Module 7 – Phases of Life
I watched the movie Midsommar a few weeks ago (it’s scary – definitely not for kids!), and one of the scenes reminded me of this Financial Planning Game. The movie takes place in a small Swedish village, where the residents adhere to a certain ordered way of life. They refer to the cycles of a person’s life as “Seasons.” When a child is born they are in the Spring (childhood) season until age 18, then the Summer (pilgrimage / education) season from 18-36, Fall (work) from 36-54, and Winter (elder) from 54-72. I am not willing to field any questions about what happens after age 72, but that’s one movie I will not be watching by myself in the dark again anytime soon.
It’s important to understand what phase of life you’re in, and how to prepare for the next one. When my parents entered the work force in the 1970s, there were some job opportunities with pensions but not as many as in years past. Since pensions were not as common as they once were, my parents had to be more proactive about saving for retirement than the generation before them. The situation is different again now – not only are pensions few and far between, but now the continued health of the Social Security system is up in the air.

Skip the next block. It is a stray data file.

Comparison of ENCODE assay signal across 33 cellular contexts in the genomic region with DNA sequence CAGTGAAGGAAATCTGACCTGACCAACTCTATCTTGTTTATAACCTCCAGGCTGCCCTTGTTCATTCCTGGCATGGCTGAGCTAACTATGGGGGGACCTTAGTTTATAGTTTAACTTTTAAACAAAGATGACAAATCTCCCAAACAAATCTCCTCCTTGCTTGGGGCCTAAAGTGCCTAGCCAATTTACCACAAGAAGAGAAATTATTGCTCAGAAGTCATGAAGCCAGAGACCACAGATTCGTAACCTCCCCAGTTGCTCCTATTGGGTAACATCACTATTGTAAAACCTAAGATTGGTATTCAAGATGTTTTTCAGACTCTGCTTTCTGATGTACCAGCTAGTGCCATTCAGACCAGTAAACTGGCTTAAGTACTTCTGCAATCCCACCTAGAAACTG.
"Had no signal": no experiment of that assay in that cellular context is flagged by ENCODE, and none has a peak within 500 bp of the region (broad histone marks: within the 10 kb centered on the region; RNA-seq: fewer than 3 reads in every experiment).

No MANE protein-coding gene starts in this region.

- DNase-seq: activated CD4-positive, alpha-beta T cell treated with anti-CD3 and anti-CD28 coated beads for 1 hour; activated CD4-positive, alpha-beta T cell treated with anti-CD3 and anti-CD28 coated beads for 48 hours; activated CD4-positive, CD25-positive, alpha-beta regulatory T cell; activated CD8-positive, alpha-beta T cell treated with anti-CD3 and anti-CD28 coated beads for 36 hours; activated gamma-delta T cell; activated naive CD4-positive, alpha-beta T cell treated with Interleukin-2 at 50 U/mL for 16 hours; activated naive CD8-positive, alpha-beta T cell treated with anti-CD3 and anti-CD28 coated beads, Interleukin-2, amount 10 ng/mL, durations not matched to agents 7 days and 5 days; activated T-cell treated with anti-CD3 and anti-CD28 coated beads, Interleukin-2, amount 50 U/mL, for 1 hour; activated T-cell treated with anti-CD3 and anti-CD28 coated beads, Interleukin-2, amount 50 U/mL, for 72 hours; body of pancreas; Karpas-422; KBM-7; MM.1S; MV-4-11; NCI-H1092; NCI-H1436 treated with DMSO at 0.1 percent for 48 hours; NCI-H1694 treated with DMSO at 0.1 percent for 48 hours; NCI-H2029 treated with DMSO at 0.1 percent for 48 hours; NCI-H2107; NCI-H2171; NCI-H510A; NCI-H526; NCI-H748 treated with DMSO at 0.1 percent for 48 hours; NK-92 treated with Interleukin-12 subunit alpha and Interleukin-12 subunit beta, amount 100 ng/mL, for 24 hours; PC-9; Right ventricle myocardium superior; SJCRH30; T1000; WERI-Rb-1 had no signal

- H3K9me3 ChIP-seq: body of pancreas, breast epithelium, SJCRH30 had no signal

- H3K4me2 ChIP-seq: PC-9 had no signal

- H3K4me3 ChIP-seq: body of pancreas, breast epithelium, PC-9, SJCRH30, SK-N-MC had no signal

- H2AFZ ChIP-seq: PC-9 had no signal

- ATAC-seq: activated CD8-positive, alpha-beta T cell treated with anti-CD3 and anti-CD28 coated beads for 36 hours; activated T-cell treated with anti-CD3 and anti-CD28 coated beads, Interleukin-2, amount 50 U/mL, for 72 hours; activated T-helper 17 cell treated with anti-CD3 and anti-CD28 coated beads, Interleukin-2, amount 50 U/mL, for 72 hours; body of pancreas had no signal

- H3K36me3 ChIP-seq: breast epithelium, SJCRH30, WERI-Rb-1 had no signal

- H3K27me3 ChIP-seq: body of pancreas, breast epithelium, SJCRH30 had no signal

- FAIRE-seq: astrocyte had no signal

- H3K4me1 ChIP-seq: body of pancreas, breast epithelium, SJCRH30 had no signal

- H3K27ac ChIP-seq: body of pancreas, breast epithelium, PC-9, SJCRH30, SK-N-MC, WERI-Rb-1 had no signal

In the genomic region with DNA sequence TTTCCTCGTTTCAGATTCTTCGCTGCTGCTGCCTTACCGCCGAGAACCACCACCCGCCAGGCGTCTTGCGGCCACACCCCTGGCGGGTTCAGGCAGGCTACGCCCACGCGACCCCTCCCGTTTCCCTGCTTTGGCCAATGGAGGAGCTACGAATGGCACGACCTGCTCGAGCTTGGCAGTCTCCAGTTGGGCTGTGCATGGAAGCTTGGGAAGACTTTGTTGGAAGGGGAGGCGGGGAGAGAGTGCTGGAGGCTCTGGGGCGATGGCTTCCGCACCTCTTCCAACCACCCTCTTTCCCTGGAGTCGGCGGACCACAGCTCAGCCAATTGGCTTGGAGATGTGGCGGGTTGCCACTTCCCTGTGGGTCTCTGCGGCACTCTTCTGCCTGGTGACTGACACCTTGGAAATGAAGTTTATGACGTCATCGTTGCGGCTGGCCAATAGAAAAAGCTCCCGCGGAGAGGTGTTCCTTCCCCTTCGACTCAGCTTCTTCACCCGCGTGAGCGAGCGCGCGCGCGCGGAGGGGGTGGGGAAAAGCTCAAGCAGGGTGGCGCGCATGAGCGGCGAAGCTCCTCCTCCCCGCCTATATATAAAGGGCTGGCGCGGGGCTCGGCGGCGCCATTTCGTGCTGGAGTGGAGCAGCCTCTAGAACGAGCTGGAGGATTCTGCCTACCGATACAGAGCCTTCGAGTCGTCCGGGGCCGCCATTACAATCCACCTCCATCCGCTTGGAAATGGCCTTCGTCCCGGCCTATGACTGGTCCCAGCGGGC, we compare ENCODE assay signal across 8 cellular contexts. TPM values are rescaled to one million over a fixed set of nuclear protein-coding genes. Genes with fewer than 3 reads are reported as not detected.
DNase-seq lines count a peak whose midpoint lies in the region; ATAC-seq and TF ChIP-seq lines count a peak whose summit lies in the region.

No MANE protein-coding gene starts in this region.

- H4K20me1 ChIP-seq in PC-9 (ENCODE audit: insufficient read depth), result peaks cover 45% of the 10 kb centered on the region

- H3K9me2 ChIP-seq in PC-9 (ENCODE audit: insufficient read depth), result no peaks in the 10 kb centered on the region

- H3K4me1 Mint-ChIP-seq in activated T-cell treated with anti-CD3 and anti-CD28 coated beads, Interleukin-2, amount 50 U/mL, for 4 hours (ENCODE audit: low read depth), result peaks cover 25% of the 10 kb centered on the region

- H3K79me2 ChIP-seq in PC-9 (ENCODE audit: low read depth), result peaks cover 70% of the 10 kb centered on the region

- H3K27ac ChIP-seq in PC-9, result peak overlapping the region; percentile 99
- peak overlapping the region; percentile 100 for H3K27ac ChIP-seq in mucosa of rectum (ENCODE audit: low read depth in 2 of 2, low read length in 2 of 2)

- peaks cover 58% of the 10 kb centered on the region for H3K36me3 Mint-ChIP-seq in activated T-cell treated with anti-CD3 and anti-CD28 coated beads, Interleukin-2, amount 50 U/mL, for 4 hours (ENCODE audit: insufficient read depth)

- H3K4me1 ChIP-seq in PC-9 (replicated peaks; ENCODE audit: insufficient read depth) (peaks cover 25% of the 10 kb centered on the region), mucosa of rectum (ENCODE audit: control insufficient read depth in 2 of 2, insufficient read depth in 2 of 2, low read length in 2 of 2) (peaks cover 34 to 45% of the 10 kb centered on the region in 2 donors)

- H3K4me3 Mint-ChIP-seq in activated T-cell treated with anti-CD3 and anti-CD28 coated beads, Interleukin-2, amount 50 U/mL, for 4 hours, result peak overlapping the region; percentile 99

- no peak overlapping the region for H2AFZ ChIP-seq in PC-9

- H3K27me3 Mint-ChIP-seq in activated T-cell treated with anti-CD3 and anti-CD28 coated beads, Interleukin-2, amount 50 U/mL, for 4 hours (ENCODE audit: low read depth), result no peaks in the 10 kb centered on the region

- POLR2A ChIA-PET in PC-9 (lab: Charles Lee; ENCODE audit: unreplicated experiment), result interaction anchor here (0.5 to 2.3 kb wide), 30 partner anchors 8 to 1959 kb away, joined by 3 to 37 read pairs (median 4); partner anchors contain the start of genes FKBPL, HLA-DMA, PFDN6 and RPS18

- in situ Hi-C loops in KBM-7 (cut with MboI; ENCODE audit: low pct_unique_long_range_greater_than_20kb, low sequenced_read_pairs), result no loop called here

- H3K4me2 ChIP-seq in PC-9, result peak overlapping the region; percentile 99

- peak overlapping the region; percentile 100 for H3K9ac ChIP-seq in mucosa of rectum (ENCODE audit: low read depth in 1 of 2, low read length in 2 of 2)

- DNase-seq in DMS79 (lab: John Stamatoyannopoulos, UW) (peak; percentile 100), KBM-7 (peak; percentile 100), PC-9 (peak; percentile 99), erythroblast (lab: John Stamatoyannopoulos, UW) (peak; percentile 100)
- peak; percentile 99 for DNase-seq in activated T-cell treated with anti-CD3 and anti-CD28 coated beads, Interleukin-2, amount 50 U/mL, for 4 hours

All of this is to say, children learning about personal finance in 2020 need to be aware that saving for retirement – preparing for the Winter of their lives – is not an option, it’s a necessity. I chose to present this idea with a good, old-fashioned Mad Lib!
Page 11 of the game is separated into three sections: an introduction, a fill-in-the-words section and then a story, made entertaining by your child’s chosen words. It’s silly, but fun – I don’t think my kids have ever said no to a Mad Lib. If you’re unfamiliar, click this link for instructions.
I don’t have any surprises to report for Module Seven: Phases of Life. My kids created goofy stories and cracked up about them. Despite the funny details, each Mad Lib describes a phases of life scenario, with childhood and learning first, followed by work and saving, then retirement. Enjoy – this one’s fun!
Two more to go! Next up, Module Eight: Mistakes